Senator READY - I am sure it is not considered so progressive that it cannot be altered in this respect. I know that in the case of many country fires the local agent is accepted by both parties as a reliable assessor. He lives there, he knows the conditions, and the value of everything in his particular district. Why not allow him to assess damages if he is accepted by both parties ? I know that in some cases the local policeman acts as assessor, and very often he is well qualified to undertake that task. It appears to me that the clause in its operation will be harassing to the companies; and, further, it might fall unduly on the policyholders. The Bill largely is one for Committee. Whatever its de* tractors may say, from "a business stand-point, I welcome it; and, as a shareholder myself in three mutual life assurance companies in Australia, I welcome it. It will make the law, I hope, clearer. It will make the law, in some respects, more definite; and it will be * start on the road of progress on which I feel sure this party, once it has put its hand to the plough, will long continue.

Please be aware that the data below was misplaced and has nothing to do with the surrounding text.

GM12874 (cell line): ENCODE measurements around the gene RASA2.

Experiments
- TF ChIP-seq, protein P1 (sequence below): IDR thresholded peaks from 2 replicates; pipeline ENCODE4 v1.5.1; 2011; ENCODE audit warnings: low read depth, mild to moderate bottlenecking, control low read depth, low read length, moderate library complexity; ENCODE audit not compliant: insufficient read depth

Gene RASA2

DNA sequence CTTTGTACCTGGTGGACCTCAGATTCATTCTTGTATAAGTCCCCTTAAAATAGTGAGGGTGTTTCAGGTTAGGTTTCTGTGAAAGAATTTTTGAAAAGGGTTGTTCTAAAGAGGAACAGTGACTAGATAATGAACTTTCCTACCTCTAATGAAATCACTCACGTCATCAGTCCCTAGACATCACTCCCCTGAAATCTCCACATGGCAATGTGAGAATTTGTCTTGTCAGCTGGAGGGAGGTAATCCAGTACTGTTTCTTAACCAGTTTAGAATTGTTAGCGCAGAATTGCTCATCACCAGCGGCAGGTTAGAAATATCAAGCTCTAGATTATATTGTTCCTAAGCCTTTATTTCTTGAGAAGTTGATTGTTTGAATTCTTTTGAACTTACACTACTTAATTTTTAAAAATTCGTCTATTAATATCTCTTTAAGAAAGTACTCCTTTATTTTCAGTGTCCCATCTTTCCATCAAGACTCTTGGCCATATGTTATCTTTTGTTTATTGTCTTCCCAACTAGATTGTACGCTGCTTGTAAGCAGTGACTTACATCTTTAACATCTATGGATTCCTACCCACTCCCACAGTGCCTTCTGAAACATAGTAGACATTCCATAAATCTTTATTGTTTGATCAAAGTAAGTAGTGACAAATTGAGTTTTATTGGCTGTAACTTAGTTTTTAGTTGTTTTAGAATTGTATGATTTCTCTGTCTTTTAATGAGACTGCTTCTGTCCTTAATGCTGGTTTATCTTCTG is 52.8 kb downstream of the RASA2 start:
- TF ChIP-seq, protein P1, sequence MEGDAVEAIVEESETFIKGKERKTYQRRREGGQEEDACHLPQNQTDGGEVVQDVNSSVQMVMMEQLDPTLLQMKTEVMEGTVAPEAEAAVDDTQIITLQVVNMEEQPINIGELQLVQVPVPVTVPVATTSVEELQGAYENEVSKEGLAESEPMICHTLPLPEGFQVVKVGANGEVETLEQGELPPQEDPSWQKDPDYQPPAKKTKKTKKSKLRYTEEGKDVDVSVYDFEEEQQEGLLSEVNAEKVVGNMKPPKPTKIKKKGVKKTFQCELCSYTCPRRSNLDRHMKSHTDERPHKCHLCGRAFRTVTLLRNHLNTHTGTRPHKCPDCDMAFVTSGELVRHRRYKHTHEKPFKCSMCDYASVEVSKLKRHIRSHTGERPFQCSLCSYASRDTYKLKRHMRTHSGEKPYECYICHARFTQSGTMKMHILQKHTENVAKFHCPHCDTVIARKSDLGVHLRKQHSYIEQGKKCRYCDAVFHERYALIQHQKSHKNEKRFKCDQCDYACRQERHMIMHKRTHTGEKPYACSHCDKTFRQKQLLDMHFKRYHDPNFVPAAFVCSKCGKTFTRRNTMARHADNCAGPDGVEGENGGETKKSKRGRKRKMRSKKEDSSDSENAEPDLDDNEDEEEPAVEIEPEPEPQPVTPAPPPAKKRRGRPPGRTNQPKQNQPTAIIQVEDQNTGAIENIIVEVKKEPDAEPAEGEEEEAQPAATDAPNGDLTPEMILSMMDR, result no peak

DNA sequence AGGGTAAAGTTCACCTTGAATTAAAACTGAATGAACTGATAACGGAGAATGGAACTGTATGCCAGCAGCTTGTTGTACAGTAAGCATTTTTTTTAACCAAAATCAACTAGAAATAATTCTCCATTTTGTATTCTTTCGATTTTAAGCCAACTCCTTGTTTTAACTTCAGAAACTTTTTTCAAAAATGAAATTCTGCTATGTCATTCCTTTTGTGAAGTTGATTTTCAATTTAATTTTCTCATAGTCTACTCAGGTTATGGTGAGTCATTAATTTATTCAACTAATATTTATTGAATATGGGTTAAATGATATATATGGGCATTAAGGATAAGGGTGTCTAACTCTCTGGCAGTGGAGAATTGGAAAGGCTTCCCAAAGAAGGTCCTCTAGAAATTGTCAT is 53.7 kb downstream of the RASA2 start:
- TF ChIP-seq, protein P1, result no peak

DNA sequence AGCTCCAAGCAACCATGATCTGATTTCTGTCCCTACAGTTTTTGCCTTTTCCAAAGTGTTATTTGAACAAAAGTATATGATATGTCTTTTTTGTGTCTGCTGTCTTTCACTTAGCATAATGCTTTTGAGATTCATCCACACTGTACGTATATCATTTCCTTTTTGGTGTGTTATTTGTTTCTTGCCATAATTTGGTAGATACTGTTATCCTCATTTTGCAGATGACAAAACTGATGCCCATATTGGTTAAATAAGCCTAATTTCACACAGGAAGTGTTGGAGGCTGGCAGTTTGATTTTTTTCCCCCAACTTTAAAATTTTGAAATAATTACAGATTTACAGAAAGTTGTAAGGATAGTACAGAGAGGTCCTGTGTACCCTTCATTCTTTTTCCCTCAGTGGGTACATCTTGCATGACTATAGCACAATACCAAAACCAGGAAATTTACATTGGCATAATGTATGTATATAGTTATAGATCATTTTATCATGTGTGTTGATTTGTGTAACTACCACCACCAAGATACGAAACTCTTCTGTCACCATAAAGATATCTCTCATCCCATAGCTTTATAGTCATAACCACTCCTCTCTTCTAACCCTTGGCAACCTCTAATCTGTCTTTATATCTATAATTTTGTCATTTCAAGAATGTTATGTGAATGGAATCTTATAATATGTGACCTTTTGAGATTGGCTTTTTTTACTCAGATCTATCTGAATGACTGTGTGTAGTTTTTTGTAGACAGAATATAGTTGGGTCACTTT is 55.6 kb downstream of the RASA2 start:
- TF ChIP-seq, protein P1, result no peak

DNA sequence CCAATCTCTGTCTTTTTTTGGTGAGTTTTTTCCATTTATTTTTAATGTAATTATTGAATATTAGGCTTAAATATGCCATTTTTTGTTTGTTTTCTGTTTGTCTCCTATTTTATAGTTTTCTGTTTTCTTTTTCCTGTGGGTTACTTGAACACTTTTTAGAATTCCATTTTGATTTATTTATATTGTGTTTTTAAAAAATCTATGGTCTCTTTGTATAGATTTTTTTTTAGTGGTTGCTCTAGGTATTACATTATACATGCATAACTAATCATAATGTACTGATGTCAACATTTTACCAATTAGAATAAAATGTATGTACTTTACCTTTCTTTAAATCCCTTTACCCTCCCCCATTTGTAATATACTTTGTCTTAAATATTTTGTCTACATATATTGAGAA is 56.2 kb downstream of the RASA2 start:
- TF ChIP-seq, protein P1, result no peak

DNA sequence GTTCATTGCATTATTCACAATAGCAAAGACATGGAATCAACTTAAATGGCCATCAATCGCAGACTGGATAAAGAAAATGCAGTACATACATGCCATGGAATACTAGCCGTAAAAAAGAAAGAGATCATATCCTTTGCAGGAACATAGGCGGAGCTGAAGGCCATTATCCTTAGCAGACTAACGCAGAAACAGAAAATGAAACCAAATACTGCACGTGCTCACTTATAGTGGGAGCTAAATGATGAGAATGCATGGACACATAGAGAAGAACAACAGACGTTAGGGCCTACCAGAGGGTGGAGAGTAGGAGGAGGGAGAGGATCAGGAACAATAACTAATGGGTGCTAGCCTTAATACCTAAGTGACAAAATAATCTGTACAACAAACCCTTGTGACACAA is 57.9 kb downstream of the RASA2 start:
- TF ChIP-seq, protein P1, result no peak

Senator Lt.-Colonel Sir ALBERTGOULD (New South Wales) [4.20].- I have comparatively little to say in criticism of this Bill. I recognise that, on broad general principles, it is very desirable that the law governing fire and life insurance should be of universal application in the Commonwealth, and that there should be no provisions of the law peculiar to any one State. I gather from the debate which has taken place that certain honorable senators are tinder some misapprehension as to the purpose of the Bill. I have read Senator Senior's very interesting address upon the second reading, and the honorable senator will pardon me for saying that a very great deal of it was scarcely applicable to the Bill now under the consideration of the Senate. It was applicable, however, to a principle of insurance legislation which we are not called upon to consider at the present time.

Senator de Largie - It was applicable to the subject of insurance.